This is a quote form a man known as Mr. Garavelli. He was a stone cutter at Barre, Vermont where he was interview by John Lynch in the Late 1930's as part of the Federal Writers' Project.
This is from the Voices From the Thirties Web site. THe work of the WPA documenting people's lives.
Here is is entire quote
"It was tough for everybody in the early days. Lots of stonecutters die from the silica. Now they've got new and better equipment; they've all got to use the suctions. It helps a lot; but it ain't perfect. Men still die. You bet your life my kid don't go to work in no stoneshed. Silica, that's what kills them. Everybody who stays in granite, it gets...I don't get so much of it myself. Maybe I'm smart. I don't make so much money, but I don't get so much silica. In my end of the shed there ain't so much dust. I can laugh at the damn granite because it can't touch me. That's me. I ain't got no money, but I ain't got no silica either. My end of the shed don't get so much dust. It's like a knife, you know, that silica. Like a knife in your chest."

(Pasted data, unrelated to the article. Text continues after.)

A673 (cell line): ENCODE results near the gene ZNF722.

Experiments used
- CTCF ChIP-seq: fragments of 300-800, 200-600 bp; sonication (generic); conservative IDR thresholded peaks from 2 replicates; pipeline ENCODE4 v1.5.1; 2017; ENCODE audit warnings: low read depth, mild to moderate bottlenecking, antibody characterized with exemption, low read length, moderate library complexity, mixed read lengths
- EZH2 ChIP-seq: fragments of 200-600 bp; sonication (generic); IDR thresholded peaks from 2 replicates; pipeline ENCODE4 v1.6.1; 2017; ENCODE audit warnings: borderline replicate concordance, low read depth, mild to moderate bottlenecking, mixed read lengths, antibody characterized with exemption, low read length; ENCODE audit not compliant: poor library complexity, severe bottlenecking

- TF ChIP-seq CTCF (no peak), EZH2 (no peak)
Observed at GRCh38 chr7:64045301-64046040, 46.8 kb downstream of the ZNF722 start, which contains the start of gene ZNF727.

I know that this is not a ceramics post, but the context of Silica really struck me. It was one of those things that you hear it it makes you sad. It makes you think about how good we all have it. Take care of yourselves all of you out in your studios.
I guess I'm just having one of those days where small things seem profound.
I wish you all the same.
I heard this this quote and about this website on the Slate Political Gabfest.